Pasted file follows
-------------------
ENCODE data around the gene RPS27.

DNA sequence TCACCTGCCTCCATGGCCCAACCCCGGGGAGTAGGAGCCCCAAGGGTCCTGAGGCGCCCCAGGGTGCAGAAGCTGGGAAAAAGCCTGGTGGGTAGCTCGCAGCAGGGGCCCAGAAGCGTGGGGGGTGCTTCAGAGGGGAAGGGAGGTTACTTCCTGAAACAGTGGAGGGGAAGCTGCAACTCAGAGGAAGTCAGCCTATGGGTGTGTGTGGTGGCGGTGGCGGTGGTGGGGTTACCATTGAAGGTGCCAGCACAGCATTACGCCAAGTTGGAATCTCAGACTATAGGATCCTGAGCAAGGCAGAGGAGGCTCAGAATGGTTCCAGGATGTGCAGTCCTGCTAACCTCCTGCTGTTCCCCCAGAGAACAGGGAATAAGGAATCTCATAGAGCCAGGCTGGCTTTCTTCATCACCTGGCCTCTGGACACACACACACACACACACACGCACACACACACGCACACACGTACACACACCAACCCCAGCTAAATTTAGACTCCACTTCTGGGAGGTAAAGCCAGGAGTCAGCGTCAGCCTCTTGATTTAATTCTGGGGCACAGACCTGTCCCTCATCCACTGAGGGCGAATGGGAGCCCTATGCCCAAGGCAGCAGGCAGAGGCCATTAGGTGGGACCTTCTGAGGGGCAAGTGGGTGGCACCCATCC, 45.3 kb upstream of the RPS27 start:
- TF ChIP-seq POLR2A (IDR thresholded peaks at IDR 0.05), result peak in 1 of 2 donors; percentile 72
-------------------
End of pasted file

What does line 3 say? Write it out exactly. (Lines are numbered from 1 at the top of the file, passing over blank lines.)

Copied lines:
- TF ChIP-seq POLR2A (IDR thresholded peaks at IDR 0.05), result peak in 1 of 2 donors; percentile 72